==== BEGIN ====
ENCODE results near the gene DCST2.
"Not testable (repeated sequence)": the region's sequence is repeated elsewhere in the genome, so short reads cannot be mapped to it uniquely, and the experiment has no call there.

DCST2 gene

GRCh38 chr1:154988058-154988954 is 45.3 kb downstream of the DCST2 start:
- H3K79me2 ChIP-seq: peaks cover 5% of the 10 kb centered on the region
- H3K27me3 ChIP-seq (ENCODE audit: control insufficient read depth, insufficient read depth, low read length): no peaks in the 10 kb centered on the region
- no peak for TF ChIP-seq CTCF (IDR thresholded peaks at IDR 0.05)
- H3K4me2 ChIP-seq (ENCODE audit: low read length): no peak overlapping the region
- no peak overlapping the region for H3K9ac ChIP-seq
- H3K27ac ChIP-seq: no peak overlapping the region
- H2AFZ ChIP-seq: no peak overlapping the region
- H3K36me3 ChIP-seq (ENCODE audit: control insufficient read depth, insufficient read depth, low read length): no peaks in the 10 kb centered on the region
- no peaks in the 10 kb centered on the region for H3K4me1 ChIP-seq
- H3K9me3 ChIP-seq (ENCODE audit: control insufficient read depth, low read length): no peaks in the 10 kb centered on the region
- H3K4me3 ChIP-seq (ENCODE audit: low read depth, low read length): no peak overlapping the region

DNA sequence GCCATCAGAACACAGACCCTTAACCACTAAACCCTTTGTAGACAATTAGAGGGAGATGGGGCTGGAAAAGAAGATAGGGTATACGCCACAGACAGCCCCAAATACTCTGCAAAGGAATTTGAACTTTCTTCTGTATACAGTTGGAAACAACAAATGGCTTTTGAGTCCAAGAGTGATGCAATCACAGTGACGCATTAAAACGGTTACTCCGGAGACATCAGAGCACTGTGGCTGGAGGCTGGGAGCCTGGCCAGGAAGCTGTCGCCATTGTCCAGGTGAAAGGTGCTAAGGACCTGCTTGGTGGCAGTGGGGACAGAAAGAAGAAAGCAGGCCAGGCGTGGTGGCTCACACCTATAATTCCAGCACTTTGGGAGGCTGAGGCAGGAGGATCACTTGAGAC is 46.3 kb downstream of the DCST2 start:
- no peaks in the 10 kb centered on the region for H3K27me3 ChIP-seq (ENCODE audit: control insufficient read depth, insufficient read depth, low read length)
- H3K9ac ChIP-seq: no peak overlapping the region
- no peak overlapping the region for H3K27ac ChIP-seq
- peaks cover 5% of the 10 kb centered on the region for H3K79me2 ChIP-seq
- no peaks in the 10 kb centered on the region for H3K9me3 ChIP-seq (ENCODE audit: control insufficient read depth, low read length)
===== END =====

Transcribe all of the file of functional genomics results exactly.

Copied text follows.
ENCODE results near the gene DCST2.
"Not testable (repeated sequence)": the region's sequence is repeated elsewhere in the genome, so short reads cannot be mapped to it uniquely, and the experiment has no call there.

DCST2 gene

GRCh38 chr1:154988058-154988954 is 45.3 kb downstream of the DCST2 start:
- H3K79me2 ChIP-seq: peaks cover 5% of the 10 kb centered on the region
- H3K27me3 ChIP-seq (ENCODE audit: control insufficient read depth, insufficient read depth, low read length): no peaks in the 10 kb centered on the region
- no peak for TF ChIP-seq CTCF (IDR thresholded peaks at IDR 0.05)
- H3K4me2 ChIP-seq (ENCODE audit: low read length): no peak overlapping the region
- no peak overlapping the region for H3K9ac ChIP-seq
- H3K27ac ChIP-seq: no peak overlapping the region
- H2AFZ ChIP-seq: no peak overlapping the region
- H3K36me3 ChIP-seq (ENCODE audit: control insufficient read depth, insufficient read depth, low read length): no peaks in the 10 kb centered on the region
- no peaks in the 10 kb centered on the region for H3K4me1 ChIP-seq
- H3K9me3 ChIP-seq (ENCODE audit: control insufficient read depth, low read length): no peaks in the 10 kb centered on the region
- H3K4me3 ChIP-seq (ENCODE audit: low read depth, low read length): no peak overlapping the region

DNA sequence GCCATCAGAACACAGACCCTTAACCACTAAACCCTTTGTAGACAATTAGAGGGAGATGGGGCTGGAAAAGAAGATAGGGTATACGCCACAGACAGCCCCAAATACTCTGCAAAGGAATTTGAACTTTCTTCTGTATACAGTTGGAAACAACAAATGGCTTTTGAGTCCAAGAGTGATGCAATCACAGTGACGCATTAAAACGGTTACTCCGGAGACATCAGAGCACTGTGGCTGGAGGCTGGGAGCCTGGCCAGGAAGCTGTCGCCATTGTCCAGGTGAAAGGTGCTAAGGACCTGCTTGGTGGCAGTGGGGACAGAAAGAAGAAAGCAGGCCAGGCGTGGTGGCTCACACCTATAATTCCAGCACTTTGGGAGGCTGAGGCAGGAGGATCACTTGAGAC is 46.3 kb downstream of the DCST2 start:
- no peaks in the 10 kb centered on the region for H3K27me3 ChIP-seq (ENCODE audit: control insufficient read depth, insufficient read depth, low read length)
- H3K9ac ChIP-seq: no peak overlapping the region
- no peak overlapping the region for H3K27ac ChIP-seq
- peaks cover 5% of the 10 kb centered on the region for H3K79me2 ChIP-seq
- no peaks in the 10 kb centered on the region for H3K9me3 ChIP-seq (ENCODE audit: control insufficient read depth, low read length)